The Value of Community-managed Agroforests and Second-growth Forests as Restoration Approaches
Souza, S. E. X. F., E. Vidal, G. F. Chagas, A. T. Elgar, and P. H. S. Brancalion. 2016. Ecological outcomes and livelihood benefits of community-managed agroforests and second growth forests in Southeast Brazil. Biotropica 48:868-881.
The Forest and Landscape Restoration movement has emerged as an approach to reconcile biodiversity conservation, ecosystem services provisioning and human well-being in degraded landscapes, but little is known so far about the potential of different reforestation methods to achieve these objectives. Sometimes, restoration is a mandatory activity that replace agro-pastoral land uses and, in spite of the ecological gains, do not bring direct benefits to local people. In other cases, local people obtain many benefits from land use and forest management, but at the expenses of the degradation of natural resources. Combining multiple objectives in the same restoration project is a critical challenge today, as trade-offs are inevitably present and win-win solutions are rare.
One alternative, middle way approach is to develop restoration schemes that allow local people to obtain direct benefits from restoration, both through harvesting forest products for their subsistence and for commercialization (ideally both). Agroforests have been widely used in the global tropics as an ecologically efficient production system in contexts where farmers do not have financial conditions to pay for external agricultural inputs and rely on a myriad of products for their wellbeing, rather on the commercialization of a single agricultural commodity produced in more intensive systems. Similarly, indigenous and traditional communities have heavily relied on native forests for obtaining most of the products they need for living, like medicines, construction material, and food. Both community-managed agroforests and second-growth forests could play a role as alternative restoration models to maximize the benefits for conservation and livelihoods, thus reducing the trade-offs that have prevented the expansion of restoration on private farms.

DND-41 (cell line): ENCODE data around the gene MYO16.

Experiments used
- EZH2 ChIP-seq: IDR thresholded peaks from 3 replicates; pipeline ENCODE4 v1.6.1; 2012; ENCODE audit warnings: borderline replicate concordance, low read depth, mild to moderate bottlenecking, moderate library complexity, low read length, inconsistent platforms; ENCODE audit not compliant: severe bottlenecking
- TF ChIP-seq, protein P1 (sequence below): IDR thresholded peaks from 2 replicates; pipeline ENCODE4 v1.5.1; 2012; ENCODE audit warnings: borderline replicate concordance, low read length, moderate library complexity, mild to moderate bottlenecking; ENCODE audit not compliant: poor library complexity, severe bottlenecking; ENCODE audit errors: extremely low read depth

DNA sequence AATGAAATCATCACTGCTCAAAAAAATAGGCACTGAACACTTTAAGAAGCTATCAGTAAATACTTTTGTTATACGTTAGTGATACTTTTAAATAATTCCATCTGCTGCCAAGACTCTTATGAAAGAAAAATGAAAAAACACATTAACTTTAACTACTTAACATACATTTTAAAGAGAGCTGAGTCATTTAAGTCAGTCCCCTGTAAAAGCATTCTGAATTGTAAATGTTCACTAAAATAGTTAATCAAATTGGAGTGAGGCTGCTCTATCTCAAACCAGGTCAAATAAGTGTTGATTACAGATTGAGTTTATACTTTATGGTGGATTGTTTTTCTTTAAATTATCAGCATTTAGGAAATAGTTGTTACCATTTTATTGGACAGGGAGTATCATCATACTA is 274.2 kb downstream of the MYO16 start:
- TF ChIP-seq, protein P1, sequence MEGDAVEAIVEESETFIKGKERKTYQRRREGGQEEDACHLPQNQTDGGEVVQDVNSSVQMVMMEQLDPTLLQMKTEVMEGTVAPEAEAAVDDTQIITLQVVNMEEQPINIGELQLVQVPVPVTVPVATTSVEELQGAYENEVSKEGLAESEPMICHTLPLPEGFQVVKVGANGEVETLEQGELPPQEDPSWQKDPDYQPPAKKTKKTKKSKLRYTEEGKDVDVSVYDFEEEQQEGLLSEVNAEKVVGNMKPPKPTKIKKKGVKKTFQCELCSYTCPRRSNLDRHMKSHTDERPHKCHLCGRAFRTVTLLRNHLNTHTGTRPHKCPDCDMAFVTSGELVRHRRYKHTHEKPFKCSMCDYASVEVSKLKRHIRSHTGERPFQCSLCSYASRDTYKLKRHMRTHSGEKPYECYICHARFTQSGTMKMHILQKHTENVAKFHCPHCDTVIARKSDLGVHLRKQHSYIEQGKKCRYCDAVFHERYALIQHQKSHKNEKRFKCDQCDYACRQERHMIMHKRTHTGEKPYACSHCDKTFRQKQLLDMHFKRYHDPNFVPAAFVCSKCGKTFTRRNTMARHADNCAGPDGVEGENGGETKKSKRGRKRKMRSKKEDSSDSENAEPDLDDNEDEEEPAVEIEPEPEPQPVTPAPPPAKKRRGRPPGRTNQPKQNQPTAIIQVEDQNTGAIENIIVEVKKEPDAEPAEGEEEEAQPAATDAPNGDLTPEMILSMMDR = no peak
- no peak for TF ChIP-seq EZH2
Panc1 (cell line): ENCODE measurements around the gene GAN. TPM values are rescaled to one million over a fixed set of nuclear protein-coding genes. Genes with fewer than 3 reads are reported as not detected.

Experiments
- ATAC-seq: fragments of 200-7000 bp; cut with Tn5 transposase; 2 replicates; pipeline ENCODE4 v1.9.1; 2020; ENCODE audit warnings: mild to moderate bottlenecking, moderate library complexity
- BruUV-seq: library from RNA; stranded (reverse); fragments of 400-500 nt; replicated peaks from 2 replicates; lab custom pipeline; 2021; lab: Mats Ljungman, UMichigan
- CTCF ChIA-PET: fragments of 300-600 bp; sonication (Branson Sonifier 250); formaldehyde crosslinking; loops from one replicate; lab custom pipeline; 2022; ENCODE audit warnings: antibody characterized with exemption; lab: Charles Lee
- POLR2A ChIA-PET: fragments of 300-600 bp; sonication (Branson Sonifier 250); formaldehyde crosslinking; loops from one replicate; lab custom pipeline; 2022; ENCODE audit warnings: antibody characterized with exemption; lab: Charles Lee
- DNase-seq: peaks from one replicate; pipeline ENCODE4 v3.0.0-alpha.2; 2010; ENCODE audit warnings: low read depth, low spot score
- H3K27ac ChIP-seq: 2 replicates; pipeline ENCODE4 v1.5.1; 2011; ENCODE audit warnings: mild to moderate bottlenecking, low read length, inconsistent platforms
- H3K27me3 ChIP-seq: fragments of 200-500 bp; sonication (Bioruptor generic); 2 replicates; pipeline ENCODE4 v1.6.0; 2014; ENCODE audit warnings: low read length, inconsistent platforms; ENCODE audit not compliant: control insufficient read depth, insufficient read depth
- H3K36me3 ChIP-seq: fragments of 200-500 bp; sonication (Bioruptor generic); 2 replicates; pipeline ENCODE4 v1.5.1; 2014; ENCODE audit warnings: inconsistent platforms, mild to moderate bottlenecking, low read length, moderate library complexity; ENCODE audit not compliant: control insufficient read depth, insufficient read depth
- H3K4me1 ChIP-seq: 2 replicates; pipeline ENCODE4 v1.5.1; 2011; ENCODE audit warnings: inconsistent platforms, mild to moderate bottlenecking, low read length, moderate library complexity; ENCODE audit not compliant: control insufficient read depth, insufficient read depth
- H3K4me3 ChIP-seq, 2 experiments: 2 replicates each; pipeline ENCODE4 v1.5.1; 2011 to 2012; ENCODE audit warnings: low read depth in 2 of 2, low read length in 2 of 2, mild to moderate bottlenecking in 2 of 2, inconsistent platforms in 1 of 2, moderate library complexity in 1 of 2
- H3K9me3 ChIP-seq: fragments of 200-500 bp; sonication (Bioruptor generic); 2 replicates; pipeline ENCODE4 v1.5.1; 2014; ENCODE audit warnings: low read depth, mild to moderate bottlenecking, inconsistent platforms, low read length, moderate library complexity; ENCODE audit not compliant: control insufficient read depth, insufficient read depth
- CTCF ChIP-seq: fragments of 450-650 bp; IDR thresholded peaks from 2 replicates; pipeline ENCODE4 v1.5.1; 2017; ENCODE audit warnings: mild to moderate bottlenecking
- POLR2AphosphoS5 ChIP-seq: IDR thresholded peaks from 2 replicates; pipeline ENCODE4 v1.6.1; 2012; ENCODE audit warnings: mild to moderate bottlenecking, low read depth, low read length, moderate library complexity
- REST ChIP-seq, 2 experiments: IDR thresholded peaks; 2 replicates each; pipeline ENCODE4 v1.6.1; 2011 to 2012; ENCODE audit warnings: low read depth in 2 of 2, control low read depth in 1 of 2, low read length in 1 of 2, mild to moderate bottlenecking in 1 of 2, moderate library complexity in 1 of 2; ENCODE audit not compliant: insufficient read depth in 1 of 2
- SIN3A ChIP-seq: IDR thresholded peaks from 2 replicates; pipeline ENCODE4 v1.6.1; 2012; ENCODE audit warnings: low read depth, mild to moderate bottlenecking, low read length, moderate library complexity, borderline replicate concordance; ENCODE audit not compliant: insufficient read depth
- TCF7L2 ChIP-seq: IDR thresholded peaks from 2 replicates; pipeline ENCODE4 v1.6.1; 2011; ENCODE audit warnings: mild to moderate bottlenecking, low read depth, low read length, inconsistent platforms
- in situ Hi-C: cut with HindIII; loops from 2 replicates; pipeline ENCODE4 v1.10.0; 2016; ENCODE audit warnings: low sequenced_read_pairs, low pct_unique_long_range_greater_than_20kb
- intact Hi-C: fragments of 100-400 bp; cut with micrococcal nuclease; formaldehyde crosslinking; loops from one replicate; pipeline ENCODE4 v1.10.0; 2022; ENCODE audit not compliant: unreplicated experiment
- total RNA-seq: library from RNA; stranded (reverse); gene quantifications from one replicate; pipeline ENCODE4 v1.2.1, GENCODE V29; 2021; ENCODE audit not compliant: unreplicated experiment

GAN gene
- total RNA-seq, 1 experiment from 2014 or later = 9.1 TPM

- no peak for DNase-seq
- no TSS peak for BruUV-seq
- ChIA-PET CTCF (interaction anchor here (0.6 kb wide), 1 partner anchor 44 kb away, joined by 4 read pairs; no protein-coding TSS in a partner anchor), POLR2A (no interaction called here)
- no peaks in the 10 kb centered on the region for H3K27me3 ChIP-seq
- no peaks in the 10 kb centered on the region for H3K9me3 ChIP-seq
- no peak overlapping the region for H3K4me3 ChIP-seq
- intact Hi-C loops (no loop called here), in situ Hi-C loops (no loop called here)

This study demonstrated the value of community-managed agroforests and second-growth forests as a restoration approach in the coastal Atlantic Forest of Brazil. Agroforests and, more remarkably, managed secondary forests, allowed the recovery of a well-developed forest structure, rich of native species − including five threatened species −, and supplied market valuable and culturally important plants, of an impressive variety of 231 native ethnospecies. These production systems included an emblematic threatened palm – Euterpe edulis – which have been overexploited in the region for palm heart production and has now been exploited by local farmers and communities for fruit pulp production, a sustainable alternative as the palm does not have to be cut to be used. The fruit pulp of this species has been used as an equivalent of the açaí (E. oleraceae), of the Amazon basin, and have allowed farmers to make their living from the conservation and restoration of E. edulis populations, which directly benefit the many frugivorous birds that feed on its fruits.
The PARTNERS Connection
This paper was published in a special issue of Biotropica that was organized by PARTNERS, with the aim of compiling a collection of high-level publications about the main challenges for large-scale restoration. This special issue was an important incentive for this paper, and the discussions authors had with other PARTNERS members during the workshops were essential for consolidating the idea of this work and presenting this Brazil’s case study for an international audience.